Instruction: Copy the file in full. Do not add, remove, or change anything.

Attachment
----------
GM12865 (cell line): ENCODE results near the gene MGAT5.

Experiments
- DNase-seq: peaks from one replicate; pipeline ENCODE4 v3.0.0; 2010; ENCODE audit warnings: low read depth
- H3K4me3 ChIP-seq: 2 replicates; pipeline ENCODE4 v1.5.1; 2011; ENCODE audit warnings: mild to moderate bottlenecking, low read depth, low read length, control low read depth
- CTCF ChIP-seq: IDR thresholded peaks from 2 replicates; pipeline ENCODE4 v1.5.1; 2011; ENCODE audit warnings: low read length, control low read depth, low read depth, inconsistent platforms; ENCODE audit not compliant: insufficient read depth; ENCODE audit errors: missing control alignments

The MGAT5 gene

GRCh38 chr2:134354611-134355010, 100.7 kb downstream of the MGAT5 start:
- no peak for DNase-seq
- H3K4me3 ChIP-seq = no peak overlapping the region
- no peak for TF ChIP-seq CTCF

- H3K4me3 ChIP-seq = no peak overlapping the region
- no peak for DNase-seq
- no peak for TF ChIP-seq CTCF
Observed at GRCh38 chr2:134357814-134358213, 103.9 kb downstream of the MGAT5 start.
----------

GM12865 (cell line): ENCODE results near the gene MGAT5.

Experiments
- DNase-seq: peaks from one replicate; pipeline ENCODE4 v3.0.0; 2010; ENCODE audit warnings: low read depth
- H3K4me3 ChIP-seq: 2 replicates; pipeline ENCODE4 v1.5.1; 2011; ENCODE audit warnings: mild to moderate bottlenecking, low read depth, low read length, control low read depth
- CTCF ChIP-seq: IDR thresholded peaks from 2 replicates; pipeline ENCODE4 v1.5.1; 2011; ENCODE audit warnings: low read length, control low read depth, low read depth, inconsistent platforms; ENCODE audit not compliant: insufficient read depth; ENCODE audit errors: missing control alignments

The MGAT5 gene

GRCh38 chr2:134354611-134355010, 100.7 kb downstream of the MGAT5 start:
- no peak for DNase-seq
- H3K4me3 ChIP-seq = no peak overlapping the region
- no peak for TF ChIP-seq CTCF

- H3K4me3 ChIP-seq = no peak overlapping the region
- no peak for DNase-seq
- no peak for TF ChIP-seq CTCF
Observed at GRCh38 chr2:134357814-134358213, 103.9 kb downstream of the MGAT5 start.